Indication of management commitment (e.g., standard operating procedures; board/executive 
management renewable energy conversion policy, including quantitative goals developed and 
shared with stakeholders)   


Internal energy sources evaluated (e.g., biogas, hydropower, heat in wastewater), and/or 
renewable energy sources evaluated on an ongoing basis (e.g., solar, wind, co-digestion)  


Recovery of digester gas in a combined heat and power (CHP) system, and boilers in place (for 
process and building heating)   


Conversion of digester biogas to electricity and heat, and/or transportation fuel Yes   


Solar panels, wind turbines, heat recovery, in conduit hydro, and/or hydroelectric power 
generation systems installed  

Newtown Creek and National Grid Partnerships: As part of a three year demonstration project, DEP has 
partnered with Waste Management to process organic food waste at our Newtown Creek plant, and is 
working with Manhattan College to conduct sampling and research on operational effects of the organic 
food slurry. DEP is also collaborating with National Grid in a parallel public-private partnership to purify 
and beneficially reuse the biogas generated at Newtown Creek. Wastewater infrastructure is 
increasingly feeding into resource recovery operations of the future, and DEP continues to gather the 
data that will inform the transition, including developing an organics cost model to determine 
appropriate tipping fees if the agency were to accept organic food waste more broadly across our plants 
in the future.  

Renewable Energy Studies: In 2016, DEP will launch an RFP to assess potential projects across the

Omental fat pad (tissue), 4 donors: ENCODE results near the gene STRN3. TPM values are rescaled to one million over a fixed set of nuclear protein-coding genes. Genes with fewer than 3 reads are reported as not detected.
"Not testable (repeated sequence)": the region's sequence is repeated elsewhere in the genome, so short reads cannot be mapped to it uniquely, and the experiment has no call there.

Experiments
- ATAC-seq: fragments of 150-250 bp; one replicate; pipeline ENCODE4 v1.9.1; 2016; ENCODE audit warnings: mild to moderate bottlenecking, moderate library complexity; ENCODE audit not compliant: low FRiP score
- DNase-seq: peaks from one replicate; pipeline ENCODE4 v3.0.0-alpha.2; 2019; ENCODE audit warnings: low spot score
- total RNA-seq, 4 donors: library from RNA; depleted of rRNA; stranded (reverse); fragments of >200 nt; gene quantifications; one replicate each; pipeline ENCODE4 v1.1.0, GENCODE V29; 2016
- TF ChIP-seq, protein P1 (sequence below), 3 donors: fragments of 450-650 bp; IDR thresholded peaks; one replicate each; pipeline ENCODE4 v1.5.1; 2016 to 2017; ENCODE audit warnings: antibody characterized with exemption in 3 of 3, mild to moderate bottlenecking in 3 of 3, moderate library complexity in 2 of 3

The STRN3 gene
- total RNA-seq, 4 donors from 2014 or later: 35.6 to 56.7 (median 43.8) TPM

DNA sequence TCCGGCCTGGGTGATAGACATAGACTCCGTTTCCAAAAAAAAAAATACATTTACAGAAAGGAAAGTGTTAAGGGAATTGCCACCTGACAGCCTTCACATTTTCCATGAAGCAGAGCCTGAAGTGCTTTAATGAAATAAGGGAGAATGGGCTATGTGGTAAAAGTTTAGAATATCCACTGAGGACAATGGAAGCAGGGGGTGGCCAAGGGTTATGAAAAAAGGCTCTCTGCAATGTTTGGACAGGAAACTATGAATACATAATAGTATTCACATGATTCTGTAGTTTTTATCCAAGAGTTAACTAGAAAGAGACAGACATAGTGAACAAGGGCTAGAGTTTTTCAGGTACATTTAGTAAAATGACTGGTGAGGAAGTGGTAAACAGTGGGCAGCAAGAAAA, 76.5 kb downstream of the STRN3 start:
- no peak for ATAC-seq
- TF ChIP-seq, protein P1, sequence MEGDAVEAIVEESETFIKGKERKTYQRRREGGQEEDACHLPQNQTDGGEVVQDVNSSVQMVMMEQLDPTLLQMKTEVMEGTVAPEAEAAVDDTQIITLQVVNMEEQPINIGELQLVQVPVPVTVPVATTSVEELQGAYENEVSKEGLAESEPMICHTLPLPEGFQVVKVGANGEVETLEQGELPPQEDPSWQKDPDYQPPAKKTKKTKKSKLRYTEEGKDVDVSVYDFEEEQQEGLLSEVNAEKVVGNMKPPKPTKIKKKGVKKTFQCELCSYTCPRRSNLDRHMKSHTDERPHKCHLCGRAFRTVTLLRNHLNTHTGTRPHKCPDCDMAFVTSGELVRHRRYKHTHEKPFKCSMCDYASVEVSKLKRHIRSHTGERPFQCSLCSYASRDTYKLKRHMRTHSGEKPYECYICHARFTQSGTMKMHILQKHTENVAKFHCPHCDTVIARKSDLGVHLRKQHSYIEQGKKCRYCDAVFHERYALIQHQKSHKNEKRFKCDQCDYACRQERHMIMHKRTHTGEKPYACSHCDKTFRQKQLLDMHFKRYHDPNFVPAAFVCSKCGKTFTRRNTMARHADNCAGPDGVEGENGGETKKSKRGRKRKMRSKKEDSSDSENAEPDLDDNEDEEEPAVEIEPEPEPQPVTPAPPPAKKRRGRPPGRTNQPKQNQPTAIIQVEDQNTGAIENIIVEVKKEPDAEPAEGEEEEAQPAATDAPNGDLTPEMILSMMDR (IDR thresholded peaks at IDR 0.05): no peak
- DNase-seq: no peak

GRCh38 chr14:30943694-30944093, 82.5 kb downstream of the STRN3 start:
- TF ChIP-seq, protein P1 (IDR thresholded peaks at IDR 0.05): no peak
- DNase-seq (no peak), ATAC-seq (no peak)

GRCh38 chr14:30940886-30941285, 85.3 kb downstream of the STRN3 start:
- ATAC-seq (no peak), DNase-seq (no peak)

spectrum of renewable energy that could be sited in the city or our upstate watershed. Additionally, an 
RFI will be released in 2016 to assess the potential for innovative applications of solar PV systems at 
wastewater treatment campuses (over process tanks, on open land, on rooftops, etc.)  

Port Richmond Upgrades: In 2015, DEP completed a $30M upgrade to the Port Richmond facility that 
included activating one of the largest solar arrays in the City. The solar array generates ~ 1.02 
Megawatts hours annually and supplies up to 25 percent of the plant’s power needs. In addition, the 
upgrades have also allowed DEP to eliminate more than 28,000 metric tons of greenhouse gas emissions 
from our overall footprint by increasing the on-site beneficial use of biogas.  

Cogeneration / Codigestion Analysis: DEP is undertaking an analysis to assess opportunities for greater 
use of biogas across our fourteen wastewater treatment plants.  

Performance Measures & Results 



Waste Management Project: DEP expects to process up to 250 tons of food waste at the 
Newtown Creek Wastewater Treatment Plant by 2019.  



National Grid Gas to Grid Project: Anticipated use of biogas as part of this gas to grid project will 
reduce greenhouse gas emissions by 16,000 tons of CO2 annually.  



GHG Emissions: DEP has reduced its greenhouse gas emissions by 29% since 2008, an effective 
reduction of over 40% versus a business-as-usual scenario.  



Combined Heat and Power: A cogeneration system currently under construction at the North 
River Wastewater Treatment Plant is expected to reduce the Plant’s greenhouse gas emissions 
by up to 14,000 metric tons of CO2e.